Sunday, September 30, 2007

Download an XML feed with wget

For one of my projects, I was attempting to download a 70MB XML feed. Unfortunately, it was taking forever to download via HTTP and crashing my MSIE 6.0 and Firefox 2.0.0.7 browsers. I ended up using the wget utility to complete the task. Here's what I did.

C:\Documents and Settings\esoft\Desktop>wget www.xxxx.com/partnerfeeds/esofthub%20lists/esofthub%20xmllists.xml
--02:02:09-- http://www.xxxx.com/partnerfeeds/esofthub%20lists/esofthub%20xmllists.xml
=> `esofthub xmllists.xml'
Resolving www.xxxx.com... xx.1xx.x.2xx
Connecting to www.xxxx.com|xx.1xx.x.2xx|:80... connected.
HTTP request sent, awaiting response... 200 OK
Length: 70,722,387 (67M) [text/xml]

100%[====================================>] 70,722,387 130.78K/s ETA 00:00

02:08:32 (182.75 KB/s) - `esofthub xmllists.xml' saved [70722387/70722387]

If you don't have wget, here's a couple site you can go to get it.

Download WGET for Windows
Download GNU WGET

Wednesday, September 26, 2007

Ping Multiple Workstations and Mail Results

Here's a simple Z Shell script to check for network connectivity. If you have several dozen workstations, manually pinging each one can be a laborious task. This script pings (w/2 second timeout) and mails the results to a group alias. You can automate by scheduling it with a cron job.

# vi pinger.zsh
#!/bin/zsh

log=/tmp/log.`date '+%d%h%Y%H%M'`

echo >> $log
date >> $log
echo >> $log

for i in {1..30}
do
ping wkstn$i 2
if [ $? = 0 ]
then
echo wkstn$i up >> $log
else
echo wkstn$i down >> $log
fi
done
cat $log | mailx -s "Workstation Status: `basename $log`" groupalias@esofthub.com
#rm $log
:wq!

Friday, September 21, 2007

Use .htaccess to Deny Internet Protocol (IP) Address or Domain Name

You can use the .htaccess file to deny sites that are wreaking havoc on your site. I have a dozen or so IPs from a couple countries that are doing just that to one of my sites. You can block specific IPs/IP blocks or deny by domain names.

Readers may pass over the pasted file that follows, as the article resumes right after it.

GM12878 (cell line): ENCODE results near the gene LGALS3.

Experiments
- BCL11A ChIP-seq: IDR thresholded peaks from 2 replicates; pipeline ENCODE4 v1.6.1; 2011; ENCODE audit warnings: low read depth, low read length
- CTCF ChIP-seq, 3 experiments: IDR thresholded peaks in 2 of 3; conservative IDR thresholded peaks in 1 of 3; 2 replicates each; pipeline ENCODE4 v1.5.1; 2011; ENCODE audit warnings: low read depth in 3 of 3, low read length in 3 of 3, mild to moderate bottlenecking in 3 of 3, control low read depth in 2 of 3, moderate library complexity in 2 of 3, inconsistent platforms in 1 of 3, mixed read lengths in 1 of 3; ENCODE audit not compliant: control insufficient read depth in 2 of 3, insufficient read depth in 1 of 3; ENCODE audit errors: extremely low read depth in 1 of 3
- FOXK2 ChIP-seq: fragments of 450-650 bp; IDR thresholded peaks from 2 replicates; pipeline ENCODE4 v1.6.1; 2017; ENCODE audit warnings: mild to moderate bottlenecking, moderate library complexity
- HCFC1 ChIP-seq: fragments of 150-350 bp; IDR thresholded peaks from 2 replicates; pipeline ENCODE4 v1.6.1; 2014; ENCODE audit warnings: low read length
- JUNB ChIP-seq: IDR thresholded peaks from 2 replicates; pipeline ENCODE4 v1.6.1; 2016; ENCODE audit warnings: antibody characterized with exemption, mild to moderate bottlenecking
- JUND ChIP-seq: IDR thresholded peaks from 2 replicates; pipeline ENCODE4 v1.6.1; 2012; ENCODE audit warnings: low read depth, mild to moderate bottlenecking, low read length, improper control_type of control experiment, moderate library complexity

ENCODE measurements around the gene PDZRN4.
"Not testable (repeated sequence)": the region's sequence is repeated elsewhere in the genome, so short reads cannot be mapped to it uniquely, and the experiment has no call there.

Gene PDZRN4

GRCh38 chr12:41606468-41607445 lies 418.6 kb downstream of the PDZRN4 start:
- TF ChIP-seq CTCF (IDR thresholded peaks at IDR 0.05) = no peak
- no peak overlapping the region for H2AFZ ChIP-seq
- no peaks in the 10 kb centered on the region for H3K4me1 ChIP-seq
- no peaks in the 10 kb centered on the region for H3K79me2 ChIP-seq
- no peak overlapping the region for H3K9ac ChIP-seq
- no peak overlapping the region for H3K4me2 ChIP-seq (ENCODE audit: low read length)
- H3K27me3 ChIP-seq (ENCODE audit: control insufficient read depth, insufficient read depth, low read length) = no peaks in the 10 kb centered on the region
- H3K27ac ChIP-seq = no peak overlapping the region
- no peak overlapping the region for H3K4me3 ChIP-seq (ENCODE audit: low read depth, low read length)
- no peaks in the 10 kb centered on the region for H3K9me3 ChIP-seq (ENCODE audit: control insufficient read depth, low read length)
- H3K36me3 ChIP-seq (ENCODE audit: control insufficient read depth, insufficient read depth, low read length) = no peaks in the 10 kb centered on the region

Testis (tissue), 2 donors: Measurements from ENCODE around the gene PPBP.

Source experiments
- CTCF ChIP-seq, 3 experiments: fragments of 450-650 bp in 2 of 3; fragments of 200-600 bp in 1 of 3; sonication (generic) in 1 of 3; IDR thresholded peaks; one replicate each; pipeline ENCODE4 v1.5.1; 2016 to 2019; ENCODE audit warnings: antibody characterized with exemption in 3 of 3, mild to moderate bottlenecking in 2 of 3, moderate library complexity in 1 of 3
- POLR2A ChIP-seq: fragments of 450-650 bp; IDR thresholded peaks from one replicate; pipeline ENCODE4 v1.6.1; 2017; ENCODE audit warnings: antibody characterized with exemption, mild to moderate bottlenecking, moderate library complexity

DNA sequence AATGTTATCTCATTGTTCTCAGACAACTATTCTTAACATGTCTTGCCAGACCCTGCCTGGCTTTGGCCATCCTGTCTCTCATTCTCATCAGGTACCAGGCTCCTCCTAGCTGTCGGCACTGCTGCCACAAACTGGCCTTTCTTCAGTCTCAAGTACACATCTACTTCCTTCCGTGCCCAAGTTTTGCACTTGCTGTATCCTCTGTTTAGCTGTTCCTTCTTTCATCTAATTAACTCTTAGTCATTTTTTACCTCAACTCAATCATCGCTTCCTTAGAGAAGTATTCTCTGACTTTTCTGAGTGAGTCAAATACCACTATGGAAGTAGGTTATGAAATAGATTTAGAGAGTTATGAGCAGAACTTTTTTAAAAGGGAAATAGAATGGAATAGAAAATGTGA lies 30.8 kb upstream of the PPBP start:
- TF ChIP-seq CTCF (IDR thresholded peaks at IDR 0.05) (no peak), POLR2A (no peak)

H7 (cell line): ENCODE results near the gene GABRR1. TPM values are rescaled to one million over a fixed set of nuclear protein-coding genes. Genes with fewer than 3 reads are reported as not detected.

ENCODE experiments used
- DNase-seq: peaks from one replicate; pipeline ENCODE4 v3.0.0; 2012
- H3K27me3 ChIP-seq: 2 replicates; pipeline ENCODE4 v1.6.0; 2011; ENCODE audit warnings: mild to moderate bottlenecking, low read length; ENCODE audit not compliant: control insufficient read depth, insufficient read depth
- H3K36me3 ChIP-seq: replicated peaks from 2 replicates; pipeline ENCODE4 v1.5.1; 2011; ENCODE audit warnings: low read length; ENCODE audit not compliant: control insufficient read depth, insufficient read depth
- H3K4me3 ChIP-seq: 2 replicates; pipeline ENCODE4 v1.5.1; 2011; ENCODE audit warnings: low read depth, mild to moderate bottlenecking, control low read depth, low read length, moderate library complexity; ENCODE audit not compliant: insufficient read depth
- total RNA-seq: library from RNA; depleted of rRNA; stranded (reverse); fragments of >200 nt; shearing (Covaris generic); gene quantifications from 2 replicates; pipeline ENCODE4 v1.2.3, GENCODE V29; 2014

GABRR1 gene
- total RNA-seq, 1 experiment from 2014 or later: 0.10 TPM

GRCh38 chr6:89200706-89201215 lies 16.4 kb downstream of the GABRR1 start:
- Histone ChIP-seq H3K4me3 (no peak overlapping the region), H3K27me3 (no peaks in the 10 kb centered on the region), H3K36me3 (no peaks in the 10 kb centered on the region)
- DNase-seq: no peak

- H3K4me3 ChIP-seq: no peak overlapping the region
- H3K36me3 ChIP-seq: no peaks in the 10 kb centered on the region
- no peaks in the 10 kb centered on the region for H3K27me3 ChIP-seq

The first two lines (deny statements) are indicative of what I did. By the way, I don't control the main configuration of the host (server), so I had to use this file.

# vi .htaccess
order allow,deny
allow from all

deny from xxx.xxx.xx.xxx
deny from xxx.xxx.xxx.xxx
deny from xx.xxx.xx.
deny from xxx.xx.
deny from xx.
:wq!

Here's a screenshot (so tags shows up on this Blogger post) with the tags:









Extra:
If you are trying to block IPs on the Blogger.com platform, see this post: How to block IPs on Blogger.com

Wednesday, September 19, 2007

Joining and Renaming Multiple Files Using a for loop

I'm doing this personal project where I parsed almost 26,000 items into a particular format. I then parsed 300 of those items into file with a unique filename, so I ended up with 86 unique files. Lastly, I added a header and footer to each unique file and then renamed it to its original filename. Here is a pithy example of what was done on this task.

# sh
# for i in `ls *_num_*`
do
cat header $i footer > $i.$$
mv $i.$$ $i
echo $i done
done

Extra: For those that asked me how to rename files, the mv command is used to rename files in UNIX. In the example below, the esofthub filename will be renamed to esoft
e.g. # mv esofthub esoft

Monday, September 17, 2007

Delete Tabs, Newlines, Carriage Returns, or Spaces from a File

There are times when you might want to delete formatting characters from a file. The tr command does an excellent job of performing this task. Here are some examples.

Note: I have included a screen shot of this task per the request of a commenter. This example in the jpeg deals with tabs and newlines.

Remove tabs
# more filename
esoft esoft esoft
esoft esoft esoft

# cat filename | tr -d space '\t'
esoftesoftesoft
esoftesoftesoft
# tr -d space '\t' < filename

Remove newlines
# cat filename | tr -d space '\n'
esoft esoft esoftesoft esoft esoft










Additional information:
Remove carriage returns
# cat filename | tr -d space '\r'